Knead for 10-15 minutes. How can you tell when you’re done? Take a chef’s knife and slice the dough directly down the middle. If you see air bubbles, keep going (the one pictured needs 3 more minutes or so). What you want in the end is a seamless, smooth dough inside and out. When it’s ready, cover it with cling wrap and leave it out to rest for at least 30 minutes. If you will not roll out the dough within an hour or so, put it the fridge. It will keep for 3 days. When you are going to use it, leave it out for at least 30 minutes so it can come to room temperature. It will make your life much easier.
At this point you are ready to make tagliatelle, pappardelle, lasagna, filled pasta and more!
Rabbit and porcini ragout with papperdelle and fried sage leaves
• ¼ cup extra virgin olive oil
• 100g speck, finely diced
• ½ small leek, finely diced
• 1 small carrot, finely diced
• 1 small stick celery, finely diced
• 2 cloves garlic, crushed
• 1.2kg rabbit, cut in to 6 pieces – ask your butcher to cut this for you
• 20g dried porcini mushrooms, soaked in ½ cup boiling water
• 1 large field mushroom, finely diced
• 1 x 400g can diced tomatoes
• 2 cups good quality chicken stock
• 6 sage leaves
• 1 bay leaf
• 1 stalk rosemary
• 500g fresh papperdelle pasta
• extra, 2 tablespoons extra virgin olive oil
• extra 18, sage leaves
• optional, ½ cup finely grated Parmesan cheese
1. Heat olive oil a large, heavy based, casserole dish over and a medium heat and sauté speck for 3-4 minutes. Add the leek, carrot and celery and sauté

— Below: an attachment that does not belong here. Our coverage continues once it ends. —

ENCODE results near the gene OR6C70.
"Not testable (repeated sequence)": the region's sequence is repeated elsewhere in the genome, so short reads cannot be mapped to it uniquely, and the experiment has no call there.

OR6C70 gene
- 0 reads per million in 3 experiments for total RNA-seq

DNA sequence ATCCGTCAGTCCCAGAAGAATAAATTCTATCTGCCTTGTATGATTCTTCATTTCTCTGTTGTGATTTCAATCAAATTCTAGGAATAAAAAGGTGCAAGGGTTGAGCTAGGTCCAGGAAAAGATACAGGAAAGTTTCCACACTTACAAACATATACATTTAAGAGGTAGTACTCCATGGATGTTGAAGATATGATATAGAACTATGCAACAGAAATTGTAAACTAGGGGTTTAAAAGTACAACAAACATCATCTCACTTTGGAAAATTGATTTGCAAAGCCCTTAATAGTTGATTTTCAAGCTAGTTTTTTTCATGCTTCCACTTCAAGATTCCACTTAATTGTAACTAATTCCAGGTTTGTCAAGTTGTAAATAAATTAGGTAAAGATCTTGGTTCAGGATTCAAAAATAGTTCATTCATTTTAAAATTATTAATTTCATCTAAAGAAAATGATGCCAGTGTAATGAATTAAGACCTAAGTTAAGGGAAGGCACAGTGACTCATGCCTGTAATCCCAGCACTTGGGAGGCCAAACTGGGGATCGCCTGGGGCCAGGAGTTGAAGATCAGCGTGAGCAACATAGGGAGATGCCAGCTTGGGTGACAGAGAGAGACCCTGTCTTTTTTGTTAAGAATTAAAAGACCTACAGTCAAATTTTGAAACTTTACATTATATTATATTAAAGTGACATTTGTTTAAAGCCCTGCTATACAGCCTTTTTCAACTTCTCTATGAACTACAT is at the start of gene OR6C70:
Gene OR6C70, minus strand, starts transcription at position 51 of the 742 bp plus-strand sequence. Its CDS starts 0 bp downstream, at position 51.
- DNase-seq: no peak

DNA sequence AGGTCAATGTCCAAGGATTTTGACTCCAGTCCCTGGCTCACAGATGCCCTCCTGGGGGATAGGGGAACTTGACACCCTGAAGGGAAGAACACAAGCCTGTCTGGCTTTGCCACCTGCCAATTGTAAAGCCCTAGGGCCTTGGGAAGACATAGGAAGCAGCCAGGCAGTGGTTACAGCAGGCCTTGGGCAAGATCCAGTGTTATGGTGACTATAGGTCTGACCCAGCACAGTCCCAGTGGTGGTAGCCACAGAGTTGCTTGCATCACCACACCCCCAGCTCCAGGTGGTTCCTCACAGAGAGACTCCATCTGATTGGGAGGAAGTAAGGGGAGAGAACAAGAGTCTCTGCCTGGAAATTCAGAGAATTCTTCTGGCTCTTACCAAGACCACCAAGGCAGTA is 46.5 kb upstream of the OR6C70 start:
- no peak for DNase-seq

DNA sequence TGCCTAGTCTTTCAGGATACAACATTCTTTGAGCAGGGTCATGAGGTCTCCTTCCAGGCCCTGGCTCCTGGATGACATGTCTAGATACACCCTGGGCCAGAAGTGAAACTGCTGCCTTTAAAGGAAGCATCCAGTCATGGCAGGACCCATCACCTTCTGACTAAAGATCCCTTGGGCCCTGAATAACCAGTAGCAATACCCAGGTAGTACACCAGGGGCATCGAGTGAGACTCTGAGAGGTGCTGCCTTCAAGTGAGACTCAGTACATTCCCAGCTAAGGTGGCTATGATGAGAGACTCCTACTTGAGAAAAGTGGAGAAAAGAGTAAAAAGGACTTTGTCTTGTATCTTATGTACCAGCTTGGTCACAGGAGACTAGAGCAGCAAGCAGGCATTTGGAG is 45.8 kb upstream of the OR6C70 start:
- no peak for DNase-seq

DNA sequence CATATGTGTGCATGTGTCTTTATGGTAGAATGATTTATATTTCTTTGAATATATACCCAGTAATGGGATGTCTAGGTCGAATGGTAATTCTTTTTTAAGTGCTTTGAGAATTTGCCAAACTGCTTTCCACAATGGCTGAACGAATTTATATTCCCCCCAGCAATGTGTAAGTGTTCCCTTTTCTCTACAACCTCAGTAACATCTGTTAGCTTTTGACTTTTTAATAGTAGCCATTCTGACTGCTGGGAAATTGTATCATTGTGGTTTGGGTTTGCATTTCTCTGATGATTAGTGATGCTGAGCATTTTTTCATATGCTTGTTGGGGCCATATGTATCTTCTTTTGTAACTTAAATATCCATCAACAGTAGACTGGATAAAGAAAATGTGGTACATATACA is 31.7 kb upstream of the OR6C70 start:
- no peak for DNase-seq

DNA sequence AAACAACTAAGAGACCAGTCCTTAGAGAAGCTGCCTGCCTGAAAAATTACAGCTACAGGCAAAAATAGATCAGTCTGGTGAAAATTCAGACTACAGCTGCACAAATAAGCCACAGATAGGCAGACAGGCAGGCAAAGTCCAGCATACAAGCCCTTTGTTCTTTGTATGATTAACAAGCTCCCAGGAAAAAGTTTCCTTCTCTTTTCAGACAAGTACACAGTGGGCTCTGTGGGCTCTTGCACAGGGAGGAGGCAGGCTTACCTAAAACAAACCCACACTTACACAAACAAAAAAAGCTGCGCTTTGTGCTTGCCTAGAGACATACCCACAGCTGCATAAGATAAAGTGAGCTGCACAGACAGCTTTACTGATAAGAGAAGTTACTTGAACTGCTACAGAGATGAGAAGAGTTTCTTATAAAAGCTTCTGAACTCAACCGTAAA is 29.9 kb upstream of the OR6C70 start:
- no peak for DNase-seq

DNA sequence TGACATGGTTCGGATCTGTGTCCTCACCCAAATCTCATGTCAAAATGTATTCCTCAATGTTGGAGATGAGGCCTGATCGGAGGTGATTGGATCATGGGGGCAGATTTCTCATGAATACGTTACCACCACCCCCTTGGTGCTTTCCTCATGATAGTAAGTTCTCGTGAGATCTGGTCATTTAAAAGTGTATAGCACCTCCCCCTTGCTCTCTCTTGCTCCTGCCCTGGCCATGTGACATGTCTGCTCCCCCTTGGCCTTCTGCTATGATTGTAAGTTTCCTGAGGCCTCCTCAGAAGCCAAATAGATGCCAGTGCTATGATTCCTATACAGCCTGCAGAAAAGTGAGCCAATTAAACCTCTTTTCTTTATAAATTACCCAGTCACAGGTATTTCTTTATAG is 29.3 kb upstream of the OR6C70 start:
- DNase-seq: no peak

for another 3-4 minutes. Add the garlic and cook for 2 minutes.
2. Move the leek, carrot and celery mixture to the sides of the pan and brown
the rabbit pieces well on all sides.
3. While the rabbit is browning, drain the porcini mushrooms, reserving the soaking water. Finely chop the porcini and once the rabbit is browned,
add with the soaking water to the casserole dish.
4. Add the field mushroom, diced tomatoes, chicken stock, sage, bay leaf and rosemary.
Bring to the boil, reduce to a simmer and cook partially covered for 2 ½ - 3 hours, or until the meat is falling off the bones. Once cooked remove the rabbit pieces from the casserole dish and carefully pull the meat off the bone, shred into bite size pieces. Return the meat to the pan and season to taste.
5. Cook the pasta in a pot of boiling water til al dente.
6. While the pasta is cooking heat the extra olive oil in a small shallow pan over a medium heat. Fry the extra sage leaves until crispy and drain on paper towel.
7. Drain the pasta, reserving 1 cup of the cooking water. Toss ragout through the pasta, adding a little of the cooking water if needed to loosen the pasta. Serve topped with fried sage leaves and parmesan cheese to your liking.